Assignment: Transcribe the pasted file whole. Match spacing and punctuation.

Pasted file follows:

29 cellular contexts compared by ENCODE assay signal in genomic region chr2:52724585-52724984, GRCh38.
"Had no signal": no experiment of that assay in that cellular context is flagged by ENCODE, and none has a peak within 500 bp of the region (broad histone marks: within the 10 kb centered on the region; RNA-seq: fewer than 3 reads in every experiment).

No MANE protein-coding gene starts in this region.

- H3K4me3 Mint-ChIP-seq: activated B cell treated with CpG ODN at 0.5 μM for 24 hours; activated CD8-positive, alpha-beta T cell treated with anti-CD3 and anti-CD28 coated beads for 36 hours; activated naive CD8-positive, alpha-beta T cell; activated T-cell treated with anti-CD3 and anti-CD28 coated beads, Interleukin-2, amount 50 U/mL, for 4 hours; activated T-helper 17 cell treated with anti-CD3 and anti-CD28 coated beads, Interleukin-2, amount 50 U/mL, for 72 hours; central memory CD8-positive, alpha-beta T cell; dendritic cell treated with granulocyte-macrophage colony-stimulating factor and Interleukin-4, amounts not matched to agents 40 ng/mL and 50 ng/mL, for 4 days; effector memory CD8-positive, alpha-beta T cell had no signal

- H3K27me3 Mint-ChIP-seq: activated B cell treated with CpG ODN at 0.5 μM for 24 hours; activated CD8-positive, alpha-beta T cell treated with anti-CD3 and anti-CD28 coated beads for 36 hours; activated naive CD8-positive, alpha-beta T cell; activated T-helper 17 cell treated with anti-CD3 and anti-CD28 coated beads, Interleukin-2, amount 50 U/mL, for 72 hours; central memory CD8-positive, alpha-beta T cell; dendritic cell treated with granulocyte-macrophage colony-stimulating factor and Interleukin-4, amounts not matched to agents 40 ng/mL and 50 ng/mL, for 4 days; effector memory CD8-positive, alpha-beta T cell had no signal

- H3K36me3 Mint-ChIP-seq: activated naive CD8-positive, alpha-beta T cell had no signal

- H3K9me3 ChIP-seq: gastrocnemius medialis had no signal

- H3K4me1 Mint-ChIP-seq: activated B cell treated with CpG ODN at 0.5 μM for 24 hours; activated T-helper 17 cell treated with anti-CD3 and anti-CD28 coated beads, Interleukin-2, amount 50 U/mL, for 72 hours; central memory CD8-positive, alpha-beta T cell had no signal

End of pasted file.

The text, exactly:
29 cellular contexts compared by ENCODE assay signal in genomic region chr2:52724585-52724984, GRCh38.
"Had no signal": no experiment of that assay in that cellular context is flagged by ENCODE, and none has a peak within 500 bp of the region (broad histone marks: within the 10 kb centered on the region; RNA-seq: fewer than 3 reads in every experiment).

No MANE protein-coding gene starts in this region.

- H3K4me3 Mint-ChIP-seq: activated B cell treated with CpG ODN at 0.5 μM for 24 hours; activated CD8-positive, alpha-beta T cell treated with anti-CD3 and anti-CD28 coated beads for 36 hours; activated naive CD8-positive, alpha-beta T cell; activated T-cell treated with anti-CD3 and anti-CD28 coated beads, Interleukin-2, amount 50 U/mL, for 4 hours; activated T-helper 17 cell treated with anti-CD3 and anti-CD28 coated beads, Interleukin-2, amount 50 U/mL, for 72 hours; central memory CD8-positive, alpha-beta T cell; dendritic cell treated with granulocyte-macrophage colony-stimulating factor and Interleukin-4, amounts not matched to agents 40 ng/mL and 50 ng/mL, for 4 days; effector memory CD8-positive, alpha-beta T cell had no signal

- H3K27me3 Mint-ChIP-seq: activated B cell treated with CpG ODN at 0.5 μM for 24 hours; activated CD8-positive, alpha-beta T cell treated with anti-CD3 and anti-CD28 coated beads for 36 hours; activated naive CD8-positive, alpha-beta T cell; activated T-helper 17 cell treated with anti-CD3 and anti-CD28 coated beads, Interleukin-2, amount 50 U/mL, for 72 hours; central memory CD8-positive, alpha-beta T cell; dendritic cell treated with granulocyte-macrophage colony-stimulating factor and Interleukin-4, amounts not matched to agents 40 ng/mL and 50 ng/mL, for 4 days; effector memory CD8-positive, alpha-beta T cell had no signal

- H3K36me3 Mint-ChIP-seq: activated naive CD8-positive, alpha-beta T cell had no signal

- H3K9me3 ChIP-seq: gastrocnemius medialis had no signal

- H3K4me1 Mint-ChIP-seq: activated B cell treated with CpG ODN at 0.5 μM for 24 hours; activated T-helper 17 cell treated with anti-CD3 and anti-CD28 coated beads, Interleukin-2, amount 50 U/mL, for 72 hours; central memory CD8-positive, alpha-beta T cell had no signal